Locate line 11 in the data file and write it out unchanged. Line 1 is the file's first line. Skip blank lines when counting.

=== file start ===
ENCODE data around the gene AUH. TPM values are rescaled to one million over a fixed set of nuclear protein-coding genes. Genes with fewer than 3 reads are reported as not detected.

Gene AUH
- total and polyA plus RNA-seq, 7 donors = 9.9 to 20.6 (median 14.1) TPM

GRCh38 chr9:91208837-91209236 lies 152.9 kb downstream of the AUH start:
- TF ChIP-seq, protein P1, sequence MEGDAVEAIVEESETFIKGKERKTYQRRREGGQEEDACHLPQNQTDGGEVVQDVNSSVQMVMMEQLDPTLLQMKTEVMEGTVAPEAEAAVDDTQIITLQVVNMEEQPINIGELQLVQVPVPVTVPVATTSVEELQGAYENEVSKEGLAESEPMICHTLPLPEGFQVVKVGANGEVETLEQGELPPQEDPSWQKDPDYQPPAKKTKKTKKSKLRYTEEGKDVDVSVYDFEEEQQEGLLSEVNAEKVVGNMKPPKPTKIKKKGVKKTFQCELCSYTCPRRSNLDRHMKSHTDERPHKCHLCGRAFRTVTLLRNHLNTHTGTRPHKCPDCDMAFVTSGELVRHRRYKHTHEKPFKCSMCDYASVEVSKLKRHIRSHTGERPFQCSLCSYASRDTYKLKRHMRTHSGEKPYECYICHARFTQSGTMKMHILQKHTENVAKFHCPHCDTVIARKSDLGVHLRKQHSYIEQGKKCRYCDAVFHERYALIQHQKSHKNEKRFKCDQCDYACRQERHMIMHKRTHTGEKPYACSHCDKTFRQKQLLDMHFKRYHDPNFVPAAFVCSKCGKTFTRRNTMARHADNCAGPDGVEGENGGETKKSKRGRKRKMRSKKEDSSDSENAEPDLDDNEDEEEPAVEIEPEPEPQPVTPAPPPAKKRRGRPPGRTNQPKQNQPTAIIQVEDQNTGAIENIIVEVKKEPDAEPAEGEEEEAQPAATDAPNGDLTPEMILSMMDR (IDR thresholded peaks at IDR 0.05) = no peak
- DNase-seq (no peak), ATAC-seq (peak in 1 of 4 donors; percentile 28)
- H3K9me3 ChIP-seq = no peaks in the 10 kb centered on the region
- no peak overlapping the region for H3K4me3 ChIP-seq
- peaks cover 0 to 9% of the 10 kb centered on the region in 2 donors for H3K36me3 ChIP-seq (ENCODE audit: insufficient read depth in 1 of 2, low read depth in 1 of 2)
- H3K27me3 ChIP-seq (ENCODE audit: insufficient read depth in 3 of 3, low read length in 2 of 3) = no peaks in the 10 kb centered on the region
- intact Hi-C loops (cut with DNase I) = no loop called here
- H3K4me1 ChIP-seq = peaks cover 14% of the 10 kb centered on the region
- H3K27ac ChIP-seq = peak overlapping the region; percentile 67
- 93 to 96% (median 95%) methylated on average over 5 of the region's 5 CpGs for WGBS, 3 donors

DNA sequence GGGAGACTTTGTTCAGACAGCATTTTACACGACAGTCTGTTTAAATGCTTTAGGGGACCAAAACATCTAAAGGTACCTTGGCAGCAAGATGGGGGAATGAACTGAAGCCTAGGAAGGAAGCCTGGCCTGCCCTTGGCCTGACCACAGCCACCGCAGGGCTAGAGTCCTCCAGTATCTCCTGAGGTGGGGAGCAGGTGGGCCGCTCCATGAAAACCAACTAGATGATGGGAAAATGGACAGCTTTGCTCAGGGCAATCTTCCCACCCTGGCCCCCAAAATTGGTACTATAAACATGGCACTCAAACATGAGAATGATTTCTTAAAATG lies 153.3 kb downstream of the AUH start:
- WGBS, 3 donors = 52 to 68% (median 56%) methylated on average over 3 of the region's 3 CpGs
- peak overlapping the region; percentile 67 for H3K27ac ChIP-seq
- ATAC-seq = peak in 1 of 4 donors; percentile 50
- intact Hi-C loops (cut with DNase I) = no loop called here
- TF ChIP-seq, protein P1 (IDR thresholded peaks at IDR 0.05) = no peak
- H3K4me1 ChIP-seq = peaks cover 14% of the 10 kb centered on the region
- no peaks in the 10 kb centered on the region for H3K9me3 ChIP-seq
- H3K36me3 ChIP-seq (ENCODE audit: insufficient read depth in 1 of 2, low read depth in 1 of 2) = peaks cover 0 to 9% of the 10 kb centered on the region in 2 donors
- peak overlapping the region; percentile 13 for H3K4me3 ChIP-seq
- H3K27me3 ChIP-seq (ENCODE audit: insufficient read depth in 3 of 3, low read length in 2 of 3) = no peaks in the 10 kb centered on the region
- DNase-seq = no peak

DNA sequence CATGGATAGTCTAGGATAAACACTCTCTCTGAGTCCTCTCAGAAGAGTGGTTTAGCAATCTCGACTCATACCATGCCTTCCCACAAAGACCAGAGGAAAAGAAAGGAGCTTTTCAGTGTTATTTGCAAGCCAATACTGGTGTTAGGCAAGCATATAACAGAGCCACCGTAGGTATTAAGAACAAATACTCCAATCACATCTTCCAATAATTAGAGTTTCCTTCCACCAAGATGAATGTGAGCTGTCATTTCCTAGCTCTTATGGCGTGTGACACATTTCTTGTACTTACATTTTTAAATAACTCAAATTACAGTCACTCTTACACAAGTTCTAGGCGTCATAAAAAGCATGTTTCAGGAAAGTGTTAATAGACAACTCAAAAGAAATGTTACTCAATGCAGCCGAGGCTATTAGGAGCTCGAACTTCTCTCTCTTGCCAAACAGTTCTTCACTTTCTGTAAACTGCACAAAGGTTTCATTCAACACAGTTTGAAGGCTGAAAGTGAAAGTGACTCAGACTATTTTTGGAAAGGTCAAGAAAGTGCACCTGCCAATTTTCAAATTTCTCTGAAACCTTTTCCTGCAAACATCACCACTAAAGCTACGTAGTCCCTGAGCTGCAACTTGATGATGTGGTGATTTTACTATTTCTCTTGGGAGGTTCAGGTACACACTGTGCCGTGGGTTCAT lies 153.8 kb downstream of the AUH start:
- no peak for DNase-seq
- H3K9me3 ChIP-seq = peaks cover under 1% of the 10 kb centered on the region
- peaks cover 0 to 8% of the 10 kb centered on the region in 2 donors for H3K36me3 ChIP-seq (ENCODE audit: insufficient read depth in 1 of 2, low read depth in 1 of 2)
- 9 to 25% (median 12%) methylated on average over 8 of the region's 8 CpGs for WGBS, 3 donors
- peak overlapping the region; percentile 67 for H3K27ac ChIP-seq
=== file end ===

- intact Hi-C loops (cut with DNase I) = no loop called here